• Contraction of a fiber may be initiated by a single nerve impulse, or several impulses with a summating effect may be necessary.
  • There is a latent period of a few milliseconds between the arrival of the impulse and actin–myosin interaction. Tension develops during the contraction period and then decreases during the longer relaxation period.
  • If a muscle works against a constant load so that the muscle shortens, this is isotonic contraction (e.g. lifting this book from the desk) or positive work; if the muscle pulls against an immovable object (e.g. pulling at a locked door), this is isometric contraction: internal shortening and tension develop as the elastic elements in the muscle are stretched but the muscle does not shorten.

Phasic and tonic Muscles

Most striped muscles in vertebrates are phasic (twitch) muscles. Each fiber has one motor nerve end-plate. When the motor unit is stimulated by its neuron, a single stimulus with a threshold intensity leads to a twitch which is all-ornothing because the action potential spreads rapidly throughout the whole fiber. Gradation in muscle tension is facilitated by:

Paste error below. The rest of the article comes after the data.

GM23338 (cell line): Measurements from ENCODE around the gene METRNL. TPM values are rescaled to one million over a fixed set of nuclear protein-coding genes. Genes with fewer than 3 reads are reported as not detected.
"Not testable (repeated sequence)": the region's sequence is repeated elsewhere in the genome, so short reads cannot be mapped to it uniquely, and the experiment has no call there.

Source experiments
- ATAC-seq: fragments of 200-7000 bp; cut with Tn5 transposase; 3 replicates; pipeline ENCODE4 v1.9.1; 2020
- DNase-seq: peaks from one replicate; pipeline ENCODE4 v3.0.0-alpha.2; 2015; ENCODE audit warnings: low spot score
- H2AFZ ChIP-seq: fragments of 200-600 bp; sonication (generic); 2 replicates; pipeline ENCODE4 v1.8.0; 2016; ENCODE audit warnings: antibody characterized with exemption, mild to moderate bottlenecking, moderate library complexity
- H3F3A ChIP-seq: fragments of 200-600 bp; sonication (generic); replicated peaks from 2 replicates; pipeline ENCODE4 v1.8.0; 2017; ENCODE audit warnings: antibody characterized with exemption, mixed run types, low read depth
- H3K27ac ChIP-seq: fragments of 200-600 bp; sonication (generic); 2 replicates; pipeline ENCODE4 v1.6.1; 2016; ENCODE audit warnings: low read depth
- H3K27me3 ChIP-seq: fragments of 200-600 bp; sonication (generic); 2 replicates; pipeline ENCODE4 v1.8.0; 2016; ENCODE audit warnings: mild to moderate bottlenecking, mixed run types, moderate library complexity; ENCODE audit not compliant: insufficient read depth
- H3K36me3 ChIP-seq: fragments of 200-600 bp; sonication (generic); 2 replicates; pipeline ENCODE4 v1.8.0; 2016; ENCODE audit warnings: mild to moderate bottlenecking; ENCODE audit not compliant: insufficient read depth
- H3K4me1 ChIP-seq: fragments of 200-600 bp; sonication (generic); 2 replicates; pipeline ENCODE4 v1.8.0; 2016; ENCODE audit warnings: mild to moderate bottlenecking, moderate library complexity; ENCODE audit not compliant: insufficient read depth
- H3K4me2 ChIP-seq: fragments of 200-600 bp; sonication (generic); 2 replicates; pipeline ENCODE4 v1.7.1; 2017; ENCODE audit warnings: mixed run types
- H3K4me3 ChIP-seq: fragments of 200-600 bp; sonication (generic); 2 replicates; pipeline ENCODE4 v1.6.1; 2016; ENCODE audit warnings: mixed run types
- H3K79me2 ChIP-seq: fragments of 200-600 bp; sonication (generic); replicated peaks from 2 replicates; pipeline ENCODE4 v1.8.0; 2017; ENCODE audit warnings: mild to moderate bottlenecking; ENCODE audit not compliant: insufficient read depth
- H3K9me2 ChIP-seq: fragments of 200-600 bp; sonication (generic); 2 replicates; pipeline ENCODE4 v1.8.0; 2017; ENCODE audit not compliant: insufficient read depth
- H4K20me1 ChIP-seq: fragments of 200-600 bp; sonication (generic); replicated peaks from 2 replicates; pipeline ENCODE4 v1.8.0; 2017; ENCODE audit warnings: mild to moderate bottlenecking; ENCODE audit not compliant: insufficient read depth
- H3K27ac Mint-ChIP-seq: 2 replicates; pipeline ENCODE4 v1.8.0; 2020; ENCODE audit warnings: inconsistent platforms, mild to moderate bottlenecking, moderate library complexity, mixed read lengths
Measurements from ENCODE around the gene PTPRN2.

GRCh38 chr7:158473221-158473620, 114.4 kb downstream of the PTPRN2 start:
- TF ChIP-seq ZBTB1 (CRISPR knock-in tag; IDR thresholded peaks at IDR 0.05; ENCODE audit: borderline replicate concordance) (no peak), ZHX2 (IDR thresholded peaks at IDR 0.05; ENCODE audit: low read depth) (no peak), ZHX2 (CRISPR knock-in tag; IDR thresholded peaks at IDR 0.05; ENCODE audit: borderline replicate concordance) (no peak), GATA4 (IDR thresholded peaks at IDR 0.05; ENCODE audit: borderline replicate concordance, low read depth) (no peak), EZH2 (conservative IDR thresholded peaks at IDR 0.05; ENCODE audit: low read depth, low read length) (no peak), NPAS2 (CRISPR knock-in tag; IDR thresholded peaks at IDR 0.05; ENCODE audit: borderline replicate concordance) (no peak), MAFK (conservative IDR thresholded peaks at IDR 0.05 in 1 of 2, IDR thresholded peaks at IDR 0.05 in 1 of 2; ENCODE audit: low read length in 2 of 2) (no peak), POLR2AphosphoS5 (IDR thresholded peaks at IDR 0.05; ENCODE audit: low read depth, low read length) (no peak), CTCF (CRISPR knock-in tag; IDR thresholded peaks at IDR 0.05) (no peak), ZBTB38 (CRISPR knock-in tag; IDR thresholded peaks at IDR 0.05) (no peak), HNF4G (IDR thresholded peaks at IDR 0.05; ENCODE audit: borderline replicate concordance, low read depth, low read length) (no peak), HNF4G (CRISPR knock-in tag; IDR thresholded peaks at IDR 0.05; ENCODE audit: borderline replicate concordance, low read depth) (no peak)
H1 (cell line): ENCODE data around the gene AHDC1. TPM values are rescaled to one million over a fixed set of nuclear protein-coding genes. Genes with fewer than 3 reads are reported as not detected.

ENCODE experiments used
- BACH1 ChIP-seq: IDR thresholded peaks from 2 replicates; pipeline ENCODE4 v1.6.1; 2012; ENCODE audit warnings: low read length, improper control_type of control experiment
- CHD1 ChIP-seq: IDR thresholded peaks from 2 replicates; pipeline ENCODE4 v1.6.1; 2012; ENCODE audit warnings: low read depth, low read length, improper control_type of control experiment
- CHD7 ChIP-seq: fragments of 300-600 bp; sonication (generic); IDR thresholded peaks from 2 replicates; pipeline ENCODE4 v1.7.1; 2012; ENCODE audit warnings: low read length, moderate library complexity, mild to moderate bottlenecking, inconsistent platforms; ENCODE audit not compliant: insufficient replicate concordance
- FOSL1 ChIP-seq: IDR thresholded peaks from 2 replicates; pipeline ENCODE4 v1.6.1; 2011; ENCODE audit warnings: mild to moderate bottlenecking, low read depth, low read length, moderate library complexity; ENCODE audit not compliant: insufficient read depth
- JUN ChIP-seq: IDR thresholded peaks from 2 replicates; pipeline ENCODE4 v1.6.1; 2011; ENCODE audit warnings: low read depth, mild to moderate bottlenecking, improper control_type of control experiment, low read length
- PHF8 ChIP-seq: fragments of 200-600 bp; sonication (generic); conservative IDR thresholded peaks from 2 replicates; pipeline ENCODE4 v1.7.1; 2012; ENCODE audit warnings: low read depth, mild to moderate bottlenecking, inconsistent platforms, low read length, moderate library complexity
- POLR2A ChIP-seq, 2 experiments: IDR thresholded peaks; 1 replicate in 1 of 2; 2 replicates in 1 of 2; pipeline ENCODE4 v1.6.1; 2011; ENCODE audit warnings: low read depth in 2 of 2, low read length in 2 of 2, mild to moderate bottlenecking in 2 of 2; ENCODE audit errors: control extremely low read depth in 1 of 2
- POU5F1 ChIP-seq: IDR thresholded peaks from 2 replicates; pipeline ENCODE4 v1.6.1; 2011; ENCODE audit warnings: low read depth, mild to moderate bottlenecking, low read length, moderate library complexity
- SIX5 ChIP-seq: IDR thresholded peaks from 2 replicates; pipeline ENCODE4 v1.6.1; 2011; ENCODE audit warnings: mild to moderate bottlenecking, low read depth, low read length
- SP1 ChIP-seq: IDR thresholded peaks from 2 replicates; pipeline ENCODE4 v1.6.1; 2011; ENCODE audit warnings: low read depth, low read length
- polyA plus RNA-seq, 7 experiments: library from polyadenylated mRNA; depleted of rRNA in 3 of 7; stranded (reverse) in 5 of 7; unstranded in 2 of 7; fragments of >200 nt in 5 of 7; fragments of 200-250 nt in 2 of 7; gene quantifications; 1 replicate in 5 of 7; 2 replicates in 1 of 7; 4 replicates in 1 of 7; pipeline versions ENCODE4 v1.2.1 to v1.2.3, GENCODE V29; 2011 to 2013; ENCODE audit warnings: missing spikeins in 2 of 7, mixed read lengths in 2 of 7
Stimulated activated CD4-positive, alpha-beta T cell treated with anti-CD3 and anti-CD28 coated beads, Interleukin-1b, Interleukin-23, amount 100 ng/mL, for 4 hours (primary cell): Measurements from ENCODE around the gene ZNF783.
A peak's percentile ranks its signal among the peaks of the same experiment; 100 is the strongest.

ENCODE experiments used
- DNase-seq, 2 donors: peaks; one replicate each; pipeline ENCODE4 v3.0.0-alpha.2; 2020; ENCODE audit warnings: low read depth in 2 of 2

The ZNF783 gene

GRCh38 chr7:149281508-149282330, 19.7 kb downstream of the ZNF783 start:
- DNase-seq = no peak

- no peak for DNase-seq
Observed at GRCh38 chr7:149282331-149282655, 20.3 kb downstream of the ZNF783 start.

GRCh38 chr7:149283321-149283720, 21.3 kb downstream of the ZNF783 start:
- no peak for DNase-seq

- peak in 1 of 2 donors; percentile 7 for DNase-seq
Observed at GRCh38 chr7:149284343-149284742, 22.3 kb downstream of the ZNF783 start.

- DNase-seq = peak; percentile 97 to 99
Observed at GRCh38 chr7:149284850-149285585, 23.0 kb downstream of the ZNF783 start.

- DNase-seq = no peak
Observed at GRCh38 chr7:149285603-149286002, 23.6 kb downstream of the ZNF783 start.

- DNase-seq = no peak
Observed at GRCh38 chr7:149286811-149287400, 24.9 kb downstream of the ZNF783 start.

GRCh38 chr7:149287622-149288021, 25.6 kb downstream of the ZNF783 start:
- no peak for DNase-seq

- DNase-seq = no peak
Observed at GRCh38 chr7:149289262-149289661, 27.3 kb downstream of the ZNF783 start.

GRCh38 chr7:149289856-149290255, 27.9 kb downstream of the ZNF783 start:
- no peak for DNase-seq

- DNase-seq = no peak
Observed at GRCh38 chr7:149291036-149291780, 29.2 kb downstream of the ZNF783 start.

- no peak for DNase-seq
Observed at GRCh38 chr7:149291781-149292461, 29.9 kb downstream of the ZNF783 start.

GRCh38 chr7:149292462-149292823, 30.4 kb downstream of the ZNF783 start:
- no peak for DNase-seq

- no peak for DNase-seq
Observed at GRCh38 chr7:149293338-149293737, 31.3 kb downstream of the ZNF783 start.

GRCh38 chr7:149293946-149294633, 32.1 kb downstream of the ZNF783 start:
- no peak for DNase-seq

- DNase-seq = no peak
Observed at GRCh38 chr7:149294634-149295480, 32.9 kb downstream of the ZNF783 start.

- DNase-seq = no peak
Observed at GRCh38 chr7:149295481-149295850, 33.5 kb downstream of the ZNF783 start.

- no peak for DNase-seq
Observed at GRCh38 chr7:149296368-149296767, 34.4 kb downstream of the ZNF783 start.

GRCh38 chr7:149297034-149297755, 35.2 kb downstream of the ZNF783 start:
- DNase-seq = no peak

• imposing a second twitch on the first before the latter’s effects have decayed (not all the myosin heads are activated during the time available for the first twitch) this is temporal summation; or
  • delivering impulses to reach the motor unit so rapidly that no relaxation can occur between action potentials, so eliciting a plateau of tension or state of tetanus which persists until the impulses cease or the muscle fatigues; or
  • progressively recruiting more motor units to contract: this is spatial summation. Some muscle fibers (but not the same ones continuously) will always be contracted in a given muscle: this is called tonus and allows the muscle to be held firm.